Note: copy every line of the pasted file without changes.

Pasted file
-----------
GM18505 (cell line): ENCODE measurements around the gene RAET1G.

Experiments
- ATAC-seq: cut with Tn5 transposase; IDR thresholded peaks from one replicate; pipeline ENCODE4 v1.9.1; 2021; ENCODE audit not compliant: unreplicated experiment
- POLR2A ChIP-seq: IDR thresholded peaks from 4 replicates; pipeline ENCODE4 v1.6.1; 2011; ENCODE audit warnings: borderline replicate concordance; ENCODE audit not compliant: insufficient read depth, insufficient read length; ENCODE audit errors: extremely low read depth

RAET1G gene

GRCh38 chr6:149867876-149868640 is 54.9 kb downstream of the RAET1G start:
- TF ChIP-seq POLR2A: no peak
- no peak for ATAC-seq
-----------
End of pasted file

GM18505 (cell line): ENCODE measurements around the gene RAET1G.

Experiments
- ATAC-seq: cut with Tn5 transposase; IDR thresholded peaks from one replicate; pipeline ENCODE4 v1.9.1; 2021; ENCODE audit not compliant: unreplicated experiment
- POLR2A ChIP-seq: IDR thresholded peaks from 4 replicates; pipeline ENCODE4 v1.6.1; 2011; ENCODE audit warnings: borderline replicate concordance; ENCODE audit not compliant: insufficient read depth, insufficient read length; ENCODE audit errors: extremely low read depth

RAET1G gene

GRCh38 chr6:149867876-149868640 is 54.9 kb downstream of the RAET1G start:
- TF ChIP-seq POLR2A: no peak
- no peak for ATAC-seq